I know there has been opportunities, but a lot of it comes from my inability to cross stitch while watching a foreign film, lest I don’t really get anything out of it. But I took an exception to Burning for a few reasons. One, a lot of people were talking about it and I wanted to talk about it. Two, it seemed like one of those foregone conclusions of definitely an award winning film. And three, Steven Yeun.

Yes, don’t let star power be a bad factor. Yeun was on The Walking Dead, I liked him on that show, and now I want to see him in a purely non American film. What’s the harm in that?

Field
Burning is a metaphor for his feelings. Inside.

Lee Jong-su (Ah-In Yoo) is a young man, trying to just live his life. He works odd jobs mostly, and would like to be a writer, he is just having a hard time writing. His dad is in prison and could get out if he was nicer and apologized, but he is holding firm. So Jong-su has to watch over the farm, their one animal, and just make sure life doesn’t fall to pieces, while trying to get his own life back on track.

And then he meets Shin Hae-mi (Jong-seo Jeon). Well, re-meets technically. Apparently Hae-mi knew him when he was a child, but he mostly ignored her. They have a past that Jong-su just doesn’t remember a lot of, and if Hae-mi’s story is true, then it totally makes sense. He ignored her, he might have been mean, and she got some plastic surgery.

Needless to say, they hit it off! And she is about to go away and needs someone to feed her cat. Oh. Sure. Because she is attractive, likes him(?), and he has only the other major things going on in his life. When she gets back, they might start a relationship.

Except she comes back…with him. His name is Ben (Steven Yeun), he is rich, mysterious, totally cool. A “Great gatsby” character in South Korea. And she has fallen for him. But Ben has secrets, secrets that Jong-su is going to investigate, or else bad things might happen. Maybe even Burning things might happen.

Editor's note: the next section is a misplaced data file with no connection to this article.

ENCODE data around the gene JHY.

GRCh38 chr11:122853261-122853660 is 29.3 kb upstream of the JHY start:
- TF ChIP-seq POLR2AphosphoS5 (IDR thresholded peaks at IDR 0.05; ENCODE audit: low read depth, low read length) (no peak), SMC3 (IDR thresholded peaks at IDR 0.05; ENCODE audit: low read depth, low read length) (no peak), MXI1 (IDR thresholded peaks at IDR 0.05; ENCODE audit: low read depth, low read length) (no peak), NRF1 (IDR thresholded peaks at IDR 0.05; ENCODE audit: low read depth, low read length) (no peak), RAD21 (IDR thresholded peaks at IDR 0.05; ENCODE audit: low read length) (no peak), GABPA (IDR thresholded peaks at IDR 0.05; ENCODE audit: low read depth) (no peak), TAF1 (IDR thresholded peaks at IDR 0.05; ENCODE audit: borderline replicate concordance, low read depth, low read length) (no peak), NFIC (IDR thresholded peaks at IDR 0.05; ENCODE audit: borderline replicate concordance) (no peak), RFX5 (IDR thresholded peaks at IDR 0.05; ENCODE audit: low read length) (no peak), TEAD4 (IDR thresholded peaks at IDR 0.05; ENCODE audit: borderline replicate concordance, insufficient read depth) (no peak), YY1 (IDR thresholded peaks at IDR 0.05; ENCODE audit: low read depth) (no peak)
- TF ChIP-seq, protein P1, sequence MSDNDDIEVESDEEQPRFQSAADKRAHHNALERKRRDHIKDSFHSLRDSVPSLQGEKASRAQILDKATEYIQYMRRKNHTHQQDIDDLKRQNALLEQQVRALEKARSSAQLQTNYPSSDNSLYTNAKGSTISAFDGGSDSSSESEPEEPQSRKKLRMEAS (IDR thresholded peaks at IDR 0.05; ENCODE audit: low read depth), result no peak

Group
I don’t know, they just kind of look like best friends here.

Burning is a (heh) slow burn of a film, coming in at about 2.5 hours. It is very slow moving, and its direction can seem to be all over the place. But if you focus the film on just Jong’su’s point of view and trying to understand the strange world around him, the mysteries and suspense add up.

It is a gorgeous movie with very notable camera work. It isn’t displaying the sexy parts of South Korea, but regular fields and cities, but it has extreme attention to detail and really draws the viewer into the movie.

The ending very much ends at a climax, a climax that people will feel like might never come. Because unfortunately, some mysteries remain mysteries by the films end. And that is likely to trouble some viewers, given what we saw from Lost backlash some time ago. No actual spoilers though here.

Ah-In Yoo is a great lead, while still keeping that passive unsure nature. Yeun was fine in this movie, but I don’t think it required a lot of hard work on his part. This is Jeon’s only movie, and she plays the free spirited and weird quite well, and hopefully gains an acting feature after this film.

Overall, Burning won’t be for everyone. You have to want subtitles and be okay with not everything spelled out for you. It will likely make waves from the foreign film market, and will still likely lose to Roma for Oscars.

3 out of 4.

Gemini

Gemini is a movie I actually knew about before watching! I swear! I heard of this one!

I saw the trailer, once, and it had an electro-noir feel. That will either make a lot of sense, or it won’t. And that is okay, because genres can get real weird. I just learned about post-postmodernism and hysterical realism! Not what they mean, just that they are genres that more than one book or art work fit.

Gemini is definitely a much lower budget, indie movie with one or two recognizable stars in it. It is the type of film that has to rely on a good story to actually get people to watch it, and not warm celebrity smiles.

Love
See? No smiles. Just blue tones and glares.

Jill LeBeau (Lola Kirke) is the agent, PR firm, best friend, and potential lover of big Hollywood actress star, Heather Anderson (Zoë Kravitz). Heather is a big star. Everyone wants her. The paparazzi. The fans. The studios, the writers. All of them can’t get enough of that Heather. And they have to get through Jill to get to her.